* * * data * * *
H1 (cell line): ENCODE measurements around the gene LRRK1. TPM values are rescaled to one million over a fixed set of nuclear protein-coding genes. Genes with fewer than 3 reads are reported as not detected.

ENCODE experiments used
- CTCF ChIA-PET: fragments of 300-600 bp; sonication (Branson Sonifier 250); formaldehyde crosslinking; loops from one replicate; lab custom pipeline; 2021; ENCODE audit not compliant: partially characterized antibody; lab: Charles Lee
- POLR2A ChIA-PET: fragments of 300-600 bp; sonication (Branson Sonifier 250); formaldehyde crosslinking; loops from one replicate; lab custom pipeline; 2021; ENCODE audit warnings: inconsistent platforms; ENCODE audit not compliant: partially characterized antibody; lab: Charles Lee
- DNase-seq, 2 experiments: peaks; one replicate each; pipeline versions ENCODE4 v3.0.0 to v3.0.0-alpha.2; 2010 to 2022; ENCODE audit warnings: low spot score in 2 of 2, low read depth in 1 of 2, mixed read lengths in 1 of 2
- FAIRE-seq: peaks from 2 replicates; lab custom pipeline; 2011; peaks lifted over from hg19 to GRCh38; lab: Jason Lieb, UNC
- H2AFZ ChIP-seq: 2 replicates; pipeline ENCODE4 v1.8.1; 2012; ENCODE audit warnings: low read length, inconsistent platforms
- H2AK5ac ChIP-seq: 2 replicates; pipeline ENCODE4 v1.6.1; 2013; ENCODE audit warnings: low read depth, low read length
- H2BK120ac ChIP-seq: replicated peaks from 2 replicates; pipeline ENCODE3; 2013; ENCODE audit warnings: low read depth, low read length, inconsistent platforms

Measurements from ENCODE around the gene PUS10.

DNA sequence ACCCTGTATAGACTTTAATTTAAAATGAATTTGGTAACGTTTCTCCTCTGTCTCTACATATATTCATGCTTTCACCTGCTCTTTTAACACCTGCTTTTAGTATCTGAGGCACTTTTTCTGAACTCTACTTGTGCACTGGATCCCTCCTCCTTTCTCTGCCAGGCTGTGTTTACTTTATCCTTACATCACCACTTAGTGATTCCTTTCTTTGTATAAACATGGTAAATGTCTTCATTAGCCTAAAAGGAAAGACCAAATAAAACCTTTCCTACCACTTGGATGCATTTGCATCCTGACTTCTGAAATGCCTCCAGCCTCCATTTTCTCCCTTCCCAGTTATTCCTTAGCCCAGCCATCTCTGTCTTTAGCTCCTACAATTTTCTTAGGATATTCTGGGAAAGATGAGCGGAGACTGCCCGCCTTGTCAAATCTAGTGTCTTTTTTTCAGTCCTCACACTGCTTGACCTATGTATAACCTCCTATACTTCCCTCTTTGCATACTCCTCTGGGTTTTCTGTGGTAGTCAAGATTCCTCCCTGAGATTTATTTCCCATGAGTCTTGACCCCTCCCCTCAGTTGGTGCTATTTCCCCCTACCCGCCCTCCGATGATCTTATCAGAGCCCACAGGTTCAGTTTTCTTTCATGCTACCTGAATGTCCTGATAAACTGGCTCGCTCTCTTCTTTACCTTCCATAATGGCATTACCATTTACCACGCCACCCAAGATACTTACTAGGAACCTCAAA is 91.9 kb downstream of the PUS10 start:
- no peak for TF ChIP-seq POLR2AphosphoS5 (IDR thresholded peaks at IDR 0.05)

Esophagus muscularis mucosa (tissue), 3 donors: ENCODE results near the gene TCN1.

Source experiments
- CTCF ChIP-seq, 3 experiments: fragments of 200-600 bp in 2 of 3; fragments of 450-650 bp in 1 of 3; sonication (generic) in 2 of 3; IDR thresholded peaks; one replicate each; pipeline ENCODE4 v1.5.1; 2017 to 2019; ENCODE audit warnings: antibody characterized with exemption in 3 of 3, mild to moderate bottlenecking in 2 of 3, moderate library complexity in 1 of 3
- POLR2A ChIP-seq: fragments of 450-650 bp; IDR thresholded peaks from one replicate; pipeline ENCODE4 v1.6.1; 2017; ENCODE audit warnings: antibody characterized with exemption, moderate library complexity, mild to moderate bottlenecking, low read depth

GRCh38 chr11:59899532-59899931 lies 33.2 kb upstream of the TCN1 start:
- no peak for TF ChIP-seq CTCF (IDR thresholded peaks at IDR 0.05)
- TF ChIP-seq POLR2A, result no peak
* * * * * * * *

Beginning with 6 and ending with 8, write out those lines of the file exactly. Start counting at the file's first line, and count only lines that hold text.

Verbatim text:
- FAIRE-seq: peaks from 2 replicates; lab custom pipeline; 2011; peaks lifted over from hg19 to GRCh38; lab: Jason Lieb, UNC
- H2AFZ ChIP-seq: 2 replicates; pipeline ENCODE4 v1.8.1; 2012; ENCODE audit warnings: low read length, inconsistent platforms
- H2AK5ac ChIP-seq: 2 replicates; pipeline ENCODE4 v1.6.1; 2013; ENCODE audit warnings: low read depth, low read length